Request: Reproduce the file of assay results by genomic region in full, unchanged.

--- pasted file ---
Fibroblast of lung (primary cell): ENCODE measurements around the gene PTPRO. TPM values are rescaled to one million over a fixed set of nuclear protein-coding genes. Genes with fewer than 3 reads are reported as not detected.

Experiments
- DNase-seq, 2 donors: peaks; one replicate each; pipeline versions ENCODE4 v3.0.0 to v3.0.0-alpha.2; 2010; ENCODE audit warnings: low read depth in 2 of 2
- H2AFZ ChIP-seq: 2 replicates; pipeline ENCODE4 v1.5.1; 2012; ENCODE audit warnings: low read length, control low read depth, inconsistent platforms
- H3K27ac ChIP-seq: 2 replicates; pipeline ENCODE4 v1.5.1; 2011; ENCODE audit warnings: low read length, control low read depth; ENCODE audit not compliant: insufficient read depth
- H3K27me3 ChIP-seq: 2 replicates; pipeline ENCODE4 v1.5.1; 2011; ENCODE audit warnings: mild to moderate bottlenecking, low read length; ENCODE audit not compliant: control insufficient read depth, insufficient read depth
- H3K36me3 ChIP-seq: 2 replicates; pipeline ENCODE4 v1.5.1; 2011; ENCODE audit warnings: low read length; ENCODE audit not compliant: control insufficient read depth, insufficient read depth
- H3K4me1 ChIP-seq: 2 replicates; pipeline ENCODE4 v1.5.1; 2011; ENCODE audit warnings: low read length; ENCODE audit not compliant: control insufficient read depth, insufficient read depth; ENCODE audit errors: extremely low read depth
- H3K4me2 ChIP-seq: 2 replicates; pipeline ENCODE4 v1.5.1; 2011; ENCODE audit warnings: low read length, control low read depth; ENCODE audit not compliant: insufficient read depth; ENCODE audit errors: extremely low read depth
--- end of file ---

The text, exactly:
Fibroblast of lung (primary cell): ENCODE measurements around the gene PTPRO. TPM values are rescaled to one million over a fixed set of nuclear protein-coding genes. Genes with fewer than 3 reads are reported as not detected.

Experiments
- DNase-seq, 2 donors: peaks; one replicate each; pipeline versions ENCODE4 v3.0.0 to v3.0.0-alpha.2; 2010; ENCODE audit warnings: low read depth in 2 of 2
- H2AFZ ChIP-seq: 2 replicates; pipeline ENCODE4 v1.5.1; 2012; ENCODE audit warnings: low read length, control low read depth, inconsistent platforms
- H3K27ac ChIP-seq: 2 replicates; pipeline ENCODE4 v1.5.1; 2011; ENCODE audit warnings: low read length, control low read depth; ENCODE audit not compliant: insufficient read depth
- H3K27me3 ChIP-seq: 2 replicates; pipeline ENCODE4 v1.5.1; 2011; ENCODE audit warnings: mild to moderate bottlenecking, low read length; ENCODE audit not compliant: control insufficient read depth, insufficient read depth
- H3K36me3 ChIP-seq: 2 replicates; pipeline ENCODE4 v1.5.1; 2011; ENCODE audit warnings: low read length; ENCODE audit not compliant: control insufficient read depth, insufficient read depth
- H3K4me1 ChIP-seq: 2 replicates; pipeline ENCODE4 v1.5.1; 2011; ENCODE audit warnings: low read length; ENCODE audit not compliant: control insufficient read depth, insufficient read depth; ENCODE audit errors: extremely low read depth
- H3K4me2 ChIP-seq: 2 replicates; pipeline ENCODE4 v1.5.1; 2011; ENCODE audit warnings: low read length, control low read depth; ENCODE audit not compliant: insufficient read depth; ENCODE audit errors: extremely low read depth